“We’ll have a live piano player, we’ll have lights and music in between, but there will also be some more sophisticated ‘Chicago-style’ improvisation,” she said.

Ms. DeLude and her improv club opened auditions to everyone.

“Forty people auditioned, and we cast the main players, we cast the ensemble, we cast understudies,” said Ms. DeLude. “We really just wanted as many people to be involved that would like to be involved in the art form.”

Out of the 40 people who auditioned, approximately 30 were able to fully commit.

Ms. DeLude said a mix of students auditioned for A Night of Improv Comedy.

“There are students who have never been on stage before and students who have been in lots and lots of productions,” she said, “but you won’t be able to tell who’s who because improv is a different skill set.”

Ms. DeLude said a lot of actors and drama kids came into rehearsals thinking the same skills that had served them in drama might serve them in improv.

“Though it is true that a strong voice, an understanding of how the stage works and how to place your body work very well for stage acting, improv is a different art form,” she said.

“In fact, when I was at Second City, very few people had been theater majors. They were engineers, they were artists, law students — it’s a very complex art form where you have to be almost a jack-of-all-trades.”

Ms. DeLude said the students, who have been rehearsing day after day since the second week of December, are excited, yet afraid.

She said, “One student told me that this is the most frightening thing she has ever done — and she can’t wait.”

During rehearsals, Ms. DeLude said, she’s teaching the kids some basic tips, tricks and concepts, and reminding them that “improvisation is about adding information and propelling the scene forward.”

Teamwork


“The ‘yes and’ concept is probably the most basic improv concept,” she said. “What this means is, when you move a comedy scene forward, you are not looking for conflict, you’re looking for agreement.”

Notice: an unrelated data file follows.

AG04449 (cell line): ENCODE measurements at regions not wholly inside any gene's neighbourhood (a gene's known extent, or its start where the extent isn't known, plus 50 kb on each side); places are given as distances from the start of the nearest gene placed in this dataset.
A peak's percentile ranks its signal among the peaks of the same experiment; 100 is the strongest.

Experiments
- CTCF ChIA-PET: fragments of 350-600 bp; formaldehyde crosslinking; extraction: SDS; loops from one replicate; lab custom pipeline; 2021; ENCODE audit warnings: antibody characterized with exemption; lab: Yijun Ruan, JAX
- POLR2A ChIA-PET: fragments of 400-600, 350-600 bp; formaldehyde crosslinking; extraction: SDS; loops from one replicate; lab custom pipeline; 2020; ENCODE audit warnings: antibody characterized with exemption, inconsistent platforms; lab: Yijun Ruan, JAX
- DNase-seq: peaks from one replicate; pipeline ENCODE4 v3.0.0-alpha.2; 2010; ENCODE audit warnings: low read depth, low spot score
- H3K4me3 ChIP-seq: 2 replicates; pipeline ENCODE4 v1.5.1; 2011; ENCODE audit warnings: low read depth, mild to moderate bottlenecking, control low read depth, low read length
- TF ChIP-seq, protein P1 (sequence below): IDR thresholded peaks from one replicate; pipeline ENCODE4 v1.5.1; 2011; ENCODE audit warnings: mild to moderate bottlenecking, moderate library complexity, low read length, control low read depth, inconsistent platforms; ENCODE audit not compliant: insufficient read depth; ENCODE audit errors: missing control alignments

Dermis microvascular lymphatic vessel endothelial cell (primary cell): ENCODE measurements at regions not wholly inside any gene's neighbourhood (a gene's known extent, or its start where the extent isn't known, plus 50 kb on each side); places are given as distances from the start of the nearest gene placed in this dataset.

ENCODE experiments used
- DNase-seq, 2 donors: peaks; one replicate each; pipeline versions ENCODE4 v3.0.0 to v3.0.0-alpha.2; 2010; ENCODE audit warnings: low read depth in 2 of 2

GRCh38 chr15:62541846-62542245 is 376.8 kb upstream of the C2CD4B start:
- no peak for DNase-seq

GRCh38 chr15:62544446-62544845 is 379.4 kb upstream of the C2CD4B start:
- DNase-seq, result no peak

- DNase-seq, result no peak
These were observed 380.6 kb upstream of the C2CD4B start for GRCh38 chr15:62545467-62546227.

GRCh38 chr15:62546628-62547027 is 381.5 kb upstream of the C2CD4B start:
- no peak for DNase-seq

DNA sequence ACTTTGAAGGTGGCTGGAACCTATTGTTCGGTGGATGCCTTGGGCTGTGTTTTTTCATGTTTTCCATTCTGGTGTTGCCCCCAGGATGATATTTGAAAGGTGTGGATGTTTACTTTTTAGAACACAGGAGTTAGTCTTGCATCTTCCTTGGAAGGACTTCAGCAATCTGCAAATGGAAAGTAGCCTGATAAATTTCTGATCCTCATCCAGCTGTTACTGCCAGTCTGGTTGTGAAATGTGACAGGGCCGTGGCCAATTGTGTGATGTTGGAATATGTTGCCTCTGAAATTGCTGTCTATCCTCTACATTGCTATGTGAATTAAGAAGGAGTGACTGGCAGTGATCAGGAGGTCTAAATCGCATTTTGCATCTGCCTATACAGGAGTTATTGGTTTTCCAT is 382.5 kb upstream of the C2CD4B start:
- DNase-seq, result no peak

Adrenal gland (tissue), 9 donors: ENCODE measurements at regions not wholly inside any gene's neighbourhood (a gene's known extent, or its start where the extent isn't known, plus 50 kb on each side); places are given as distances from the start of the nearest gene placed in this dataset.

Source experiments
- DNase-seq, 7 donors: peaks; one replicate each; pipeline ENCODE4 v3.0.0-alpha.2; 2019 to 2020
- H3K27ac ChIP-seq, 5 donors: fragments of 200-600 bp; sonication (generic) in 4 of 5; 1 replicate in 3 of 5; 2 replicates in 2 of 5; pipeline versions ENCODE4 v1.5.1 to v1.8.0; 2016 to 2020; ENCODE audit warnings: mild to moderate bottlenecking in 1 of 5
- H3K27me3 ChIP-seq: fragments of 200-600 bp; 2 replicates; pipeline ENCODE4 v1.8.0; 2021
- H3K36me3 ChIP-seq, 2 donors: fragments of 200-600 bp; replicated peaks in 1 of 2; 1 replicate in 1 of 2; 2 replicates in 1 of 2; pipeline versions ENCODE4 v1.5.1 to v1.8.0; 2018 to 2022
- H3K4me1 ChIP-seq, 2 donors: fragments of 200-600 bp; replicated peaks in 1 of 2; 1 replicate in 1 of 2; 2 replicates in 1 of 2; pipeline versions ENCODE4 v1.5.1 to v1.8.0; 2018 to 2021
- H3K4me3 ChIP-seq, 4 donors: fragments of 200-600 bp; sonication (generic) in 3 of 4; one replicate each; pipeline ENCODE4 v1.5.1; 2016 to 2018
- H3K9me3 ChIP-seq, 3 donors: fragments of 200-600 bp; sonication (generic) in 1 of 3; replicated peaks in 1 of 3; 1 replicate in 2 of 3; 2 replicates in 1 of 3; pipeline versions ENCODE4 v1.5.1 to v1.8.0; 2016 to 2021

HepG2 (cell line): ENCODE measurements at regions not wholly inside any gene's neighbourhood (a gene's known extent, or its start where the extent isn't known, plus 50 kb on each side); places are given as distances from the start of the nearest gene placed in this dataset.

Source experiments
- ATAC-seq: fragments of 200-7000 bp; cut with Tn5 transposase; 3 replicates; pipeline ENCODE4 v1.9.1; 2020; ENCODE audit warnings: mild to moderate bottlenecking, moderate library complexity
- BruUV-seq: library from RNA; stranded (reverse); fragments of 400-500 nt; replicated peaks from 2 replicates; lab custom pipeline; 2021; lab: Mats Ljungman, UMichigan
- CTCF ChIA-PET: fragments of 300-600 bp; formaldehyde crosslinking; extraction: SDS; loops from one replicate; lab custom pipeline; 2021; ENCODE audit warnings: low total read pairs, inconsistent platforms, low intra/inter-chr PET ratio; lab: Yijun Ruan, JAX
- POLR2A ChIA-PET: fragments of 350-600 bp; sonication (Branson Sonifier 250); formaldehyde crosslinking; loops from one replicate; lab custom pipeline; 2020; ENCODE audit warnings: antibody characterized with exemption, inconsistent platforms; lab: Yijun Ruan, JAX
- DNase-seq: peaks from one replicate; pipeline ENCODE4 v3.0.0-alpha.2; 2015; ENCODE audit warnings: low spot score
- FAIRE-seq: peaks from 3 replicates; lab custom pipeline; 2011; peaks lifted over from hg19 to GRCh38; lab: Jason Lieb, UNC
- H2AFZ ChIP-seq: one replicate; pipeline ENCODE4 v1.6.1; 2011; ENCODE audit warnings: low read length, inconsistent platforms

Ms. DeLude said agreement is the nature of improvisational comedy.

“When someone makes an initiation or suggestion, the person in the scene with them needs to say yes, and furthermore, they need to add to that,” Ms. DeLude explained. “It’s about creating a relationship. What you wouldn’t want to happen, and what many young improvisers do, is they create conflict.”

By refusing the initiation or suggestions, conflict is created.

“It’s actually not funny and it stops the action of the scene,” said Ms. DeLude.

Students are not only learning improvisational skills, said Ms. DeLude, they’re also building a set of life skills.

“They’re learning how to connect and collaborate with others and create and maintain relationships,” she said. “One of the big things we work on is listening and reacting and not stepping over people’s ideas.”

Ms. DeLude said regardless of the career paths the students decide to pursue, the skills they’re learning during rehearsals “certainly serve a purpose.”

The first night of family-friendly improv begins Thursday, Feb. 6, at 7:30 p.m. in Wilton High School’s Little Theater, with additional shows on Friday, Feb. 7, and Saturday, Feb. 8, at 8 p.m.

“Since the shows are guided by audience participation, each night will be a completely different show,” said Ms. DeLude.

Tickets are $10 for the general public, $8 for students, and there is no reserved seating.

Ticket information: 203-834-4844, whstix@wilton.k12.ct.us.